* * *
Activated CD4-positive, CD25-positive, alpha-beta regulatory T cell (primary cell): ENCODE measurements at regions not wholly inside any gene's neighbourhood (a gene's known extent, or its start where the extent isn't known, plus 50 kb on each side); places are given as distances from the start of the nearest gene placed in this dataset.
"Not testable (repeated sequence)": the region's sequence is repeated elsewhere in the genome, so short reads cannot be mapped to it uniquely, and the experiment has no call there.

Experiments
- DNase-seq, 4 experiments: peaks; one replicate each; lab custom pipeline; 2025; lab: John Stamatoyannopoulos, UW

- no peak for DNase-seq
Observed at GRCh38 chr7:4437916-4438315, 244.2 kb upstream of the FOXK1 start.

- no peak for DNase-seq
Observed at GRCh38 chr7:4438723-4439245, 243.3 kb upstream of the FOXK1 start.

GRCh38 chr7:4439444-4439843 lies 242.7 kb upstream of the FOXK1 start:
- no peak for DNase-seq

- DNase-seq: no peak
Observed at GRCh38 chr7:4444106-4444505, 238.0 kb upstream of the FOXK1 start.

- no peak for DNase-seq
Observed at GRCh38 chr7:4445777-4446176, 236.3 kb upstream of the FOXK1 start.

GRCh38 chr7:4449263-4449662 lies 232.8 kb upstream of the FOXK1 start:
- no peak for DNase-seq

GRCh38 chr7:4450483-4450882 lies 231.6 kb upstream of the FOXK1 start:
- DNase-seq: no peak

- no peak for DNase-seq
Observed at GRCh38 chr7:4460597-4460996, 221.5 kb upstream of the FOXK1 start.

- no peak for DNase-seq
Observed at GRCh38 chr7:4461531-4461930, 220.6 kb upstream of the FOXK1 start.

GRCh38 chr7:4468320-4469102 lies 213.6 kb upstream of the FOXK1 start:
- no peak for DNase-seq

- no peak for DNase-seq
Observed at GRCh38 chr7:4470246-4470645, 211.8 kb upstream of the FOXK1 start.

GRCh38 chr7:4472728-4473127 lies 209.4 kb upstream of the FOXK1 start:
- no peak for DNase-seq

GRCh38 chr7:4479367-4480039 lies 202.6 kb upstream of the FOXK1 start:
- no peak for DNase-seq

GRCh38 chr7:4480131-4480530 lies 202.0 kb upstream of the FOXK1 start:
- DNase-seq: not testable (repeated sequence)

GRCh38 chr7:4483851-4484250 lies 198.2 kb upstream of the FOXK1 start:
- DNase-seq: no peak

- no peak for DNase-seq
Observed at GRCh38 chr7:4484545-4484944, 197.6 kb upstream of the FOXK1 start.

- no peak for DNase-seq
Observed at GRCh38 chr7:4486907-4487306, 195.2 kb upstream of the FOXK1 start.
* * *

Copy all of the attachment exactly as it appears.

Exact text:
Activated CD4-positive, CD25-positive, alpha-beta regulatory T cell (primary cell): ENCODE measurements at regions not wholly inside any gene's neighbourhood (a gene's known extent, or its start where the extent isn't known, plus 50 kb on each side); places are given as distances from the start of the nearest gene placed in this dataset.
"Not testable (repeated sequence)": the region's sequence is repeated elsewhere in the genome, so short reads cannot be mapped to it uniquely, and the experiment has no call there.

Experiments
- DNase-seq, 4 experiments: peaks; one replicate each; lab custom pipeline; 2025; lab: John Stamatoyannopoulos, UW

- no peak for DNase-seq
Observed at GRCh38 chr7:4437916-4438315, 244.2 kb upstream of the FOXK1 start.

- no peak for DNase-seq
Observed at GRCh38 chr7:4438723-4439245, 243.3 kb upstream of the FOXK1 start.

GRCh38 chr7:4439444-4439843 lies 242.7 kb upstream of the FOXK1 start:
- no peak for DNase-seq

- DNase-seq: no peak
Observed at GRCh38 chr7:4444106-4444505, 238.0 kb upstream of the FOXK1 start.

- no peak for DNase-seq
Observed at GRCh38 chr7:4445777-4446176, 236.3 kb upstream of the FOXK1 start.

GRCh38 chr7:4449263-4449662 lies 232.8 kb upstream of the FOXK1 start:
- no peak for DNase-seq

GRCh38 chr7:4450483-4450882 lies 231.6 kb upstream of the FOXK1 start:
- DNase-seq: no peak

- no peak for DNase-seq
Observed at GRCh38 chr7:4460597-4460996, 221.5 kb upstream of the FOXK1 start.

- no peak for DNase-seq
Observed at GRCh38 chr7:4461531-4461930, 220.6 kb upstream of the FOXK1 start.

GRCh38 chr7:4468320-4469102 lies 213.6 kb upstream of the FOXK1 start:
- no peak for DNase-seq

- no peak for DNase-seq
Observed at GRCh38 chr7:4470246-4470645, 211.8 kb upstream of the FOXK1 start.

GRCh38 chr7:4472728-4473127 lies 209.4 kb upstream of the FOXK1 start:
- no peak for DNase-seq

GRCh38 chr7:4479367-4480039 lies 202.6 kb upstream of the FOXK1 start:
- no peak for DNase-seq

GRCh38 chr7:4480131-4480530 lies 202.0 kb upstream of the FOXK1 start:
- DNase-seq: not testable (repeated sequence)

GRCh38 chr7:4483851-4484250 lies 198.2 kb upstream of the FOXK1 start:
- DNase-seq: no peak

- no peak for DNase-seq
Observed at GRCh38 chr7:4484545-4484944, 197.6 kb upstream of the FOXK1 start.

- no peak for DNase-seq
Observed at GRCh38 chr7:4486907-4487306, 195.2 kb upstream of the FOXK1 start.